‘So I did some digging. Well, a lot of digging. Four years worth of digging to be precise. And I only found the written equivalent of hushed mentions of this thing called ‘the prickles’.
‘But there was one item that was very interesting. It was British medical journal from the early nineteenth century, written by one Dr Archibald Newman, a man whose reputation would later end up in tatters, possibly due to what he wrote in that particular article.’
Dr Kim reaches into his briefcase and pulls out a piece of paper, a photocopy of what appears to be a page of the British Medical Journal dated July of 1807.
The article in question details a strange set of symptoms that began to appear on young men and women resident in the city of London in the year 1799.
The symptoms themselves presented first as a terrible red rash that began on the arms and soon spread to the rest of the body and face. This rash was itchy enough to provoke those afflicted into scratching their skin raw, causing severe bleeding and, in one case, the exposure of bone. This itching was so terrible it would make the sufferer scream in agony and meaning sleep was all but impossible.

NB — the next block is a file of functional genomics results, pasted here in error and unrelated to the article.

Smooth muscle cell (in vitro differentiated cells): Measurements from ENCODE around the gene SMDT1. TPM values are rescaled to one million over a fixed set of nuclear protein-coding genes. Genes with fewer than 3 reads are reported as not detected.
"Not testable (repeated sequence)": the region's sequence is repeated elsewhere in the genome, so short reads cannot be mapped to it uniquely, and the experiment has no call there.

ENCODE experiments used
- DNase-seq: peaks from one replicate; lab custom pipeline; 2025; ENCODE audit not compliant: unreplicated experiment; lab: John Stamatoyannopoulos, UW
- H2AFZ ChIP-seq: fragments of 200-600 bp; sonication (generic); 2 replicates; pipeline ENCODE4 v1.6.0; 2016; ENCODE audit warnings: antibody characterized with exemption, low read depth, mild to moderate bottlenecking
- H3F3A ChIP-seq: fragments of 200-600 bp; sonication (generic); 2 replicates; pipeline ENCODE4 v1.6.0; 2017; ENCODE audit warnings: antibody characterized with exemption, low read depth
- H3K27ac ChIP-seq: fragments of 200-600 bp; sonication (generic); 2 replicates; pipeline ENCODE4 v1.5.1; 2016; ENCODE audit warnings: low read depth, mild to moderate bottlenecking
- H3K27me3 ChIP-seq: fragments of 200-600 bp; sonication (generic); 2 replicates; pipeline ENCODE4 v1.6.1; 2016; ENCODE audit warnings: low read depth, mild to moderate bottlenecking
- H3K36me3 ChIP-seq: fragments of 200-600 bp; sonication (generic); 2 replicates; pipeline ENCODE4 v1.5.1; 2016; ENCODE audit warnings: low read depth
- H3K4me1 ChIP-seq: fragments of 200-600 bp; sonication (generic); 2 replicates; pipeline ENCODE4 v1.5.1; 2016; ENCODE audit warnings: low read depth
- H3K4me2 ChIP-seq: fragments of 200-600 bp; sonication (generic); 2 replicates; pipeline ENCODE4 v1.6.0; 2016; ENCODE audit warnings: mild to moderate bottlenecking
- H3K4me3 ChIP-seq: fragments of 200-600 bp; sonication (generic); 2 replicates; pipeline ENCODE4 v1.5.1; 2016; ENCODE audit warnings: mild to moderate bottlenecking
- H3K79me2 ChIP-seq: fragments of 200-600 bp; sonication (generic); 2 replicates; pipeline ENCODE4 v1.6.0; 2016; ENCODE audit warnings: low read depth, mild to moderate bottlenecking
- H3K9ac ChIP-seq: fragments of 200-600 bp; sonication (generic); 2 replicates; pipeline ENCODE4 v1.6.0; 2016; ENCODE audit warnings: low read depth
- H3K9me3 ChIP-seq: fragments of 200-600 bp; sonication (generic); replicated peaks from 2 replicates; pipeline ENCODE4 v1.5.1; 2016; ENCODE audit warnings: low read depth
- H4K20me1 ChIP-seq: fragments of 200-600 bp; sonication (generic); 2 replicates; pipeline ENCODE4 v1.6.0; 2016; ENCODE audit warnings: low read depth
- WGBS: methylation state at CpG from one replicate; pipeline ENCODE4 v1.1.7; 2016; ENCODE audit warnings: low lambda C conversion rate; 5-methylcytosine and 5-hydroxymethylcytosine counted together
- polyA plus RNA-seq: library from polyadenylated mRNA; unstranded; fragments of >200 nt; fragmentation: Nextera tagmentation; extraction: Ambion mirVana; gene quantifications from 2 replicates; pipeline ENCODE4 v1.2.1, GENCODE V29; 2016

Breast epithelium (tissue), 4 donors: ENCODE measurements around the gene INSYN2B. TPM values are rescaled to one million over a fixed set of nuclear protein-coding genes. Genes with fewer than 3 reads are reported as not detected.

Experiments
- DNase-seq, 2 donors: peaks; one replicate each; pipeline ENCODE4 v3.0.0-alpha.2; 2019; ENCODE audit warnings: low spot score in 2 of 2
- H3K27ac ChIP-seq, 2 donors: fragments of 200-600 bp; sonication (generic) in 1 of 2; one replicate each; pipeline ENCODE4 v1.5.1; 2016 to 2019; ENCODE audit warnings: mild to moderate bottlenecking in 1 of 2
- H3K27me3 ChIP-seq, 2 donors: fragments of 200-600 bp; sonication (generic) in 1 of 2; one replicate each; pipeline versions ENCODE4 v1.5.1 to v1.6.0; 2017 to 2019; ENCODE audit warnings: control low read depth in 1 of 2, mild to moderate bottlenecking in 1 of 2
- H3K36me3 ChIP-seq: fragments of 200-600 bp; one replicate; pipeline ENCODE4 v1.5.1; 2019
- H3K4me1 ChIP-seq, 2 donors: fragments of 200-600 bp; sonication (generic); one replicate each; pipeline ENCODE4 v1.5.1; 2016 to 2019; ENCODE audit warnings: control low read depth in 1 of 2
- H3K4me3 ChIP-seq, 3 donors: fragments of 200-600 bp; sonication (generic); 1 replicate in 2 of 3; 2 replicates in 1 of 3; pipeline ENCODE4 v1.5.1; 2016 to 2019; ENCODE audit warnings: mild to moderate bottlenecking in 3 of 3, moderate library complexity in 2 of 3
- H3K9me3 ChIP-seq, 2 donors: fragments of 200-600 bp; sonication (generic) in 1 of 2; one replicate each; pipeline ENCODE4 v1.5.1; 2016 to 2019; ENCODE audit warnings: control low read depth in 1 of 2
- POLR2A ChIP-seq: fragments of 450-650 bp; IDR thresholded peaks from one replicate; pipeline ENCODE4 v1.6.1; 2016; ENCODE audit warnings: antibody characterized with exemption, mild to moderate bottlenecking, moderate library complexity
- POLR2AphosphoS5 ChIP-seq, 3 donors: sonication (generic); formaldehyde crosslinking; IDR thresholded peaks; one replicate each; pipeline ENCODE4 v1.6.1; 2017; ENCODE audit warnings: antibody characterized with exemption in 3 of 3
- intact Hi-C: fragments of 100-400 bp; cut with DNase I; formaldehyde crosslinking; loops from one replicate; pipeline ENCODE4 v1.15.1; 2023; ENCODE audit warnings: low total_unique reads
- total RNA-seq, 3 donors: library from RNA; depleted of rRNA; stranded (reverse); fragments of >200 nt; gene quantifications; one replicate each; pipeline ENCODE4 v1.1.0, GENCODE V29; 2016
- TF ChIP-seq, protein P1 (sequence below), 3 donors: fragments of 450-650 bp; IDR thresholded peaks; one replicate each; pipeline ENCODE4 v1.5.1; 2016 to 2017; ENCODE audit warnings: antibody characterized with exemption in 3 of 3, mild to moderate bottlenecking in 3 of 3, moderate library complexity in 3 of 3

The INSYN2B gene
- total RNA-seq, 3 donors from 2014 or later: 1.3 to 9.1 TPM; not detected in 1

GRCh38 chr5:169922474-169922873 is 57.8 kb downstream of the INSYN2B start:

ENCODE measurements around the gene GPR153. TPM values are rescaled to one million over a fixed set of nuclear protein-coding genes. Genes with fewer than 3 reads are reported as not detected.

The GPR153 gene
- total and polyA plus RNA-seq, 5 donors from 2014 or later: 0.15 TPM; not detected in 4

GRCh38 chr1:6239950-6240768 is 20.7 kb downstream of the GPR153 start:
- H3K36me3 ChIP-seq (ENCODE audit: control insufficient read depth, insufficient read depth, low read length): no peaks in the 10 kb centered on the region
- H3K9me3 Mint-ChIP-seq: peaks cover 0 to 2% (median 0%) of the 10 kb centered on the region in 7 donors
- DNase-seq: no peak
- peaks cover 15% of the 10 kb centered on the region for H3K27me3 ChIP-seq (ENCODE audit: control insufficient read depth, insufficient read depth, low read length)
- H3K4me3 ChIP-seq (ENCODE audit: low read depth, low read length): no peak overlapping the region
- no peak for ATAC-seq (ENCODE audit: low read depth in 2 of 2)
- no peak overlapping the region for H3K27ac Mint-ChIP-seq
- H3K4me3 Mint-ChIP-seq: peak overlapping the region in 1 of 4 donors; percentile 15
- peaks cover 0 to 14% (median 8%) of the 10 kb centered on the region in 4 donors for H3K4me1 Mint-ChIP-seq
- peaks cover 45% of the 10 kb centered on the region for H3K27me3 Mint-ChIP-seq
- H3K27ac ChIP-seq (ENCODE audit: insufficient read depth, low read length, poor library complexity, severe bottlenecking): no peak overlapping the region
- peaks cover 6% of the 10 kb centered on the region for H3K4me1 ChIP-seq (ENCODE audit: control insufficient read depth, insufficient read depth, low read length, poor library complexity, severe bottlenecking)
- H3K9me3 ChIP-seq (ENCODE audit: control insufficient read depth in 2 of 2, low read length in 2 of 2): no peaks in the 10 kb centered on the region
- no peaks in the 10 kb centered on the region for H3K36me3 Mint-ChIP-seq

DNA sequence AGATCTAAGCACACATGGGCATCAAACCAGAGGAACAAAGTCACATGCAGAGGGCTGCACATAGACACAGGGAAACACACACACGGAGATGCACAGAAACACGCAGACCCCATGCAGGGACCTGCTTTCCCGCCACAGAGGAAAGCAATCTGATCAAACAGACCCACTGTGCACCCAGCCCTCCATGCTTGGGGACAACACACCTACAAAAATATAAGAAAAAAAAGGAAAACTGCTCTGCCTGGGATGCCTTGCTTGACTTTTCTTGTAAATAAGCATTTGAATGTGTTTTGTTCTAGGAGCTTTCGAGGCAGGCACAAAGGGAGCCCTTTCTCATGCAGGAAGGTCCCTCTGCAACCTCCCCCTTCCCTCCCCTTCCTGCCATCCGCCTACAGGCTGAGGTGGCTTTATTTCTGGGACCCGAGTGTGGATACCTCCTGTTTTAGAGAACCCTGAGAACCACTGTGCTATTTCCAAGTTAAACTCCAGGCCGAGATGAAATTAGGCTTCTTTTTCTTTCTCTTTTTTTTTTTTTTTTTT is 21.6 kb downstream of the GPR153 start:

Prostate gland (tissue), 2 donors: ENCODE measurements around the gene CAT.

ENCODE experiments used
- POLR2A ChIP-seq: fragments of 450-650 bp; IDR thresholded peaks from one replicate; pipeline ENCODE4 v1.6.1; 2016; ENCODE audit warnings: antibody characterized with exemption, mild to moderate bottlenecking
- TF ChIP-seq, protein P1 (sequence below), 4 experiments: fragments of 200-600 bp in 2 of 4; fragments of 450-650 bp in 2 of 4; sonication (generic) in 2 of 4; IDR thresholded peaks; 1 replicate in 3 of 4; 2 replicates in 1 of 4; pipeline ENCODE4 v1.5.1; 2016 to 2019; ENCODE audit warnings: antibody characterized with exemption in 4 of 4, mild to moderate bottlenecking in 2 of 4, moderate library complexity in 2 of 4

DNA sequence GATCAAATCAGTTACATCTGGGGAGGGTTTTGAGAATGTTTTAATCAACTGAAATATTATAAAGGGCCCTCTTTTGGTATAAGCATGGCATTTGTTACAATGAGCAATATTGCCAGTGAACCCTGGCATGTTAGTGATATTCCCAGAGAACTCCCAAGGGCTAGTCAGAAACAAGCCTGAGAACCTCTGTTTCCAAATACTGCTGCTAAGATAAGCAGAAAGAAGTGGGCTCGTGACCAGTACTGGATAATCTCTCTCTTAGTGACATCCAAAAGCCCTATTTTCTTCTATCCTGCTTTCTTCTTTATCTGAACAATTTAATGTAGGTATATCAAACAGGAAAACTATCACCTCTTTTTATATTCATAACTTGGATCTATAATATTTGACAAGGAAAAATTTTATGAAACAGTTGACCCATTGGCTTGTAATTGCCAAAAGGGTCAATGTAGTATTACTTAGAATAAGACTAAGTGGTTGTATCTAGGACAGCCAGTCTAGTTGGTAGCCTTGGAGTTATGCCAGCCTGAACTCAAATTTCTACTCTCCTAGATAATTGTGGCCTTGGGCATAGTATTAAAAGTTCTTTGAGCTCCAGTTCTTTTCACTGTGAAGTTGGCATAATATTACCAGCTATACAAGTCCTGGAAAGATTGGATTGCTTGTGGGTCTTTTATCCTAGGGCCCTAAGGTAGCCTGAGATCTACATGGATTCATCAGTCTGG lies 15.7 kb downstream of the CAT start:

Dr Newman refers to it as ‘the prickles’.
The article goes on to state that all attempts to alleviate the pain failed, but the symptoms faded after a week or so.
All except for one case.
And here is where things get interesting.
Dr Kim continues.
‘This one poor soul, the one for whom the itching continued, started to rant and rave about ‘someone coming’ for him. He is restrained at home for his own sake.
‘At the end of the second week of this young man’s agony a Doctor appears at the door, a man dressed entirely in black claiming to be ‘the Royal Physician’.
‘He asks to see the boy and is shown up to his room. This ‘Royal Physician’ then asks to be left alone with the patient. The family complies. Why wouldn’t they?
‘There then follows an hour or so of screaming from the afflicted before silence falls on the household.
‘When the door to his room is opened sometime later, both the boy and the visitor are gone.’
Apparently the article ends rather abruptly at that point, and no conclusions are drawn.
‘Now it’s highly likely that all of this is just the blending of superstition with medical fact. That was still reasonably common back then.
‘But I did some more digging, and found a similar series of events. These occurred in 1918, right at the end of the First World War.